Without taking into consideration possibility and efforts which Cetinje is realized as spatially small and young city, it occupies an important place in terms of conceptual, social and urban transformation of other cities in Montenegro, particularly since the second half of the nineteenth century until the First World War.

On the basis of that and the facts about today's relatively preserved old urban heritage, is justified the fact which Cetinje ranks among the cities with significant architectural heritage.

Printing houses in Cetinje[edit]

Montenegro Ministry of culture

Cetinje has a rich publishing and printing tradition. The Printing House of Crnojevići (1492–1496) and the books published there are of great importance for Montenegrin culture and history as well as for the culture of other Orthodox Balkan peoples. Its greatest contribution refers to spreading Cyrillic type. Thus, it represents an important link in a chain of world culture. There were a number of printing houses that continued this great printing tradition. These are: Njegoš Printing House, which operated between 1833 and 1839 and the State Printing House which was founded in 1858. It was renamed in 1952. Since then it has been known as Obod.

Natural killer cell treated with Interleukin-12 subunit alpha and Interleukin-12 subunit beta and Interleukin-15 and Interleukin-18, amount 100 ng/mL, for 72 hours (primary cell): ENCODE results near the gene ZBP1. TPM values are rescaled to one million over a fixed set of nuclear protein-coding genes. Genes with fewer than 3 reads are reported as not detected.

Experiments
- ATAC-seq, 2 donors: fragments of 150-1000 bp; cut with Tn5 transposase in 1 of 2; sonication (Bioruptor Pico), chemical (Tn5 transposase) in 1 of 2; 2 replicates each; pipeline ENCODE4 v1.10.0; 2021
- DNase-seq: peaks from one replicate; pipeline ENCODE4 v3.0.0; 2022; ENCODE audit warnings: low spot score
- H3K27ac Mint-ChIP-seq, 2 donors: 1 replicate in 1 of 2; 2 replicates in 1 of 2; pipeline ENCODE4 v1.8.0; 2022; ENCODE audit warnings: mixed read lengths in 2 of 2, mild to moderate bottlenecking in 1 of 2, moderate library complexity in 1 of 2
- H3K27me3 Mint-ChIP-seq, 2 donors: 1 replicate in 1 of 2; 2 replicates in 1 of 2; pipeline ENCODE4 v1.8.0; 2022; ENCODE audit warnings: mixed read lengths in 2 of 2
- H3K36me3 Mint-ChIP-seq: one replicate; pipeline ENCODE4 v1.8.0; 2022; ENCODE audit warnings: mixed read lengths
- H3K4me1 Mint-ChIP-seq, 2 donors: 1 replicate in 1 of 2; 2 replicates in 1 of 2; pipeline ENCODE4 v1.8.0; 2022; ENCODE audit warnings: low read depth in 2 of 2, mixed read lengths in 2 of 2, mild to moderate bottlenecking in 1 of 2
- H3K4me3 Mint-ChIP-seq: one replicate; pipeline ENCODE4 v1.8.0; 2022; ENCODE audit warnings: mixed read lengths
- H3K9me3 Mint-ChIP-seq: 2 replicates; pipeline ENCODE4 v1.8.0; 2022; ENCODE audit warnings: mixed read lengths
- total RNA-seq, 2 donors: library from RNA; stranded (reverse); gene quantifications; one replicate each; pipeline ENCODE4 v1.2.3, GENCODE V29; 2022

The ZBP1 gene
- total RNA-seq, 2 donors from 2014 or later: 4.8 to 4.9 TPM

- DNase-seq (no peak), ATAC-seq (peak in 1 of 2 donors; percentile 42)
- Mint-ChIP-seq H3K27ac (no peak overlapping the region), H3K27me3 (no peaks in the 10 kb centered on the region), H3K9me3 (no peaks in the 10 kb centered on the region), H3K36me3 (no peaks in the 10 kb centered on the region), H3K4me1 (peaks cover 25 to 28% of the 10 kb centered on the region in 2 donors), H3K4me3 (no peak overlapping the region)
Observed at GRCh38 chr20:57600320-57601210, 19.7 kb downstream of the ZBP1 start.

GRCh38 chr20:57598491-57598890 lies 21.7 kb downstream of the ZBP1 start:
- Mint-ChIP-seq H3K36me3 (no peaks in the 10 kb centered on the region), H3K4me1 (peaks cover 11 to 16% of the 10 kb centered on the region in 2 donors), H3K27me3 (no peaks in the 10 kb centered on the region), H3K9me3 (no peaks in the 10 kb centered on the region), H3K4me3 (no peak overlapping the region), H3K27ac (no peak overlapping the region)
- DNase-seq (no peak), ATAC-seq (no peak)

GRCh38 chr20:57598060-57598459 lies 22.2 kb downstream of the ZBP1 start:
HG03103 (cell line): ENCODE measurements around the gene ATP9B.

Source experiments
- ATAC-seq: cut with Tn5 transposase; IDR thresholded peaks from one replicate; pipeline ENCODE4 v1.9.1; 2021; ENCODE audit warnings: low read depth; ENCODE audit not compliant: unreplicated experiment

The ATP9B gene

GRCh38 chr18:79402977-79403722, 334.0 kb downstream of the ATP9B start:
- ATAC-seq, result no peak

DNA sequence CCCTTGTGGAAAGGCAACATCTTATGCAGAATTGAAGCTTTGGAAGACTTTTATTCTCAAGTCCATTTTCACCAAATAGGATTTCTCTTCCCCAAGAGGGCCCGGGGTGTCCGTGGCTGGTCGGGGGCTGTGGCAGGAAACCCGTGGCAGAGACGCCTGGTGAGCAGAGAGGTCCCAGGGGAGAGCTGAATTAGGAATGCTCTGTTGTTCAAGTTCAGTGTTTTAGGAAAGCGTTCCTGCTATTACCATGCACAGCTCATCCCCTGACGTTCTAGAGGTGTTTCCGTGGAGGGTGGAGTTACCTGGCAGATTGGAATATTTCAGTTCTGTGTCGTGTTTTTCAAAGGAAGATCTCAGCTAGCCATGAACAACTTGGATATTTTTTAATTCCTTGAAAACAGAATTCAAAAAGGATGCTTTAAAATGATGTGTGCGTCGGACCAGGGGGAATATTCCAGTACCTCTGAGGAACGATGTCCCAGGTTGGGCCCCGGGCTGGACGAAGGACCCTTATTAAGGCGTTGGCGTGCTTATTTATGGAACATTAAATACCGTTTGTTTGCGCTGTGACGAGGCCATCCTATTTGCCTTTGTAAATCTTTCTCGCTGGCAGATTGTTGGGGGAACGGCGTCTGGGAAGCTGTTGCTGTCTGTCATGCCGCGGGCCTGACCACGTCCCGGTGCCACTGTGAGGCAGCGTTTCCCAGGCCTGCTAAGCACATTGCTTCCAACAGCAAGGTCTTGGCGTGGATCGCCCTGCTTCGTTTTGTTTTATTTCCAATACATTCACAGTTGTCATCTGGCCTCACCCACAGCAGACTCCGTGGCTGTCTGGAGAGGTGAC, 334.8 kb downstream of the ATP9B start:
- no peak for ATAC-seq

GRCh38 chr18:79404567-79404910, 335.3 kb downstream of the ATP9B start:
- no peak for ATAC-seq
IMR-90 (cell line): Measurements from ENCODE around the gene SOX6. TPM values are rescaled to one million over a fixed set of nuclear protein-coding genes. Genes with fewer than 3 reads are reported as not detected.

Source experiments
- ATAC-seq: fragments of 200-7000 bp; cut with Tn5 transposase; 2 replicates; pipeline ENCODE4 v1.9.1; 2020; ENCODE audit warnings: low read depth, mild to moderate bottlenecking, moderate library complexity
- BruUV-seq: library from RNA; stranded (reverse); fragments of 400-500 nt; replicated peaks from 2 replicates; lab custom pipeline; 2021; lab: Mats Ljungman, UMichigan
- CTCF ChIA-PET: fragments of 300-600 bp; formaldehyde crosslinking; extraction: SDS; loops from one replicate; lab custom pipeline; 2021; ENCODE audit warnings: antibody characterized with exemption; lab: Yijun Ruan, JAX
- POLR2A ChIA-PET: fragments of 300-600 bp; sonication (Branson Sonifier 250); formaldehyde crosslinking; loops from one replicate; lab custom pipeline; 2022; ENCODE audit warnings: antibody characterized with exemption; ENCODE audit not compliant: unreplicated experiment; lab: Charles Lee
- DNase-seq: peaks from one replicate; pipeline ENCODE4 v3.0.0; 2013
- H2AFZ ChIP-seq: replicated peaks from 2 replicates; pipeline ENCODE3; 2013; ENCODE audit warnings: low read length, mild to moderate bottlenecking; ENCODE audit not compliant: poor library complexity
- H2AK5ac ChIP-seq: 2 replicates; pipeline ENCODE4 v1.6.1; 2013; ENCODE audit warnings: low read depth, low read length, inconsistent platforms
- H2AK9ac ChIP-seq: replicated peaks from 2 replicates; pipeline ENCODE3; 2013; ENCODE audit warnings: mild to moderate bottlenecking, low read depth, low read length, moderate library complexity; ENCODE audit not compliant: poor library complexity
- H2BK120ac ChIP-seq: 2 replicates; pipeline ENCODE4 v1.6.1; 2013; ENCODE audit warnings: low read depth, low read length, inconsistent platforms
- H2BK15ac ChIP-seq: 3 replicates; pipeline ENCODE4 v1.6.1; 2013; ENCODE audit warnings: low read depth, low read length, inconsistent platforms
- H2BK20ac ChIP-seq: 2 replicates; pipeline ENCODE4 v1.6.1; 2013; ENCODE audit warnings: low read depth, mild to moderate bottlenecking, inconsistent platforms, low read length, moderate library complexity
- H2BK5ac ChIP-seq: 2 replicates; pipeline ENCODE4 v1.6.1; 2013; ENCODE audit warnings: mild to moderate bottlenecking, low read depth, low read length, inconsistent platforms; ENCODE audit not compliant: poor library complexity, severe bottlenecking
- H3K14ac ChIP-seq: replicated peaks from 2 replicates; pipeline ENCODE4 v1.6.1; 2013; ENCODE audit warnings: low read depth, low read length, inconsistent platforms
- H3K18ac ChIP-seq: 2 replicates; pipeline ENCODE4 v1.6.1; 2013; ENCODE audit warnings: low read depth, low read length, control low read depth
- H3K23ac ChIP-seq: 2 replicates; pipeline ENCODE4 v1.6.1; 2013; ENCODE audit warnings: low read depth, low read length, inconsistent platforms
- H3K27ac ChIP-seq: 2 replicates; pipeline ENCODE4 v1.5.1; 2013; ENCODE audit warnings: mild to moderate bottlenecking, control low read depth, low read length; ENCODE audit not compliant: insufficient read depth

Since their foundation to the present day, Cetinje printing houses have published over 3,000 books, a major contribution to the Montenegrin cultural heritage. The first Montenegrin literary and scientific annual, Grlica (Turtledove), was published in 1835, while the first Montenegrin newspaper, ‘The Montenegrin’, was established in 1871. Since then, sixty different newspapers and over thirty magazines have been published. In 1914, as a town of fewer than 6,000 inhabitants, Cetinje supported six different daily newspapers.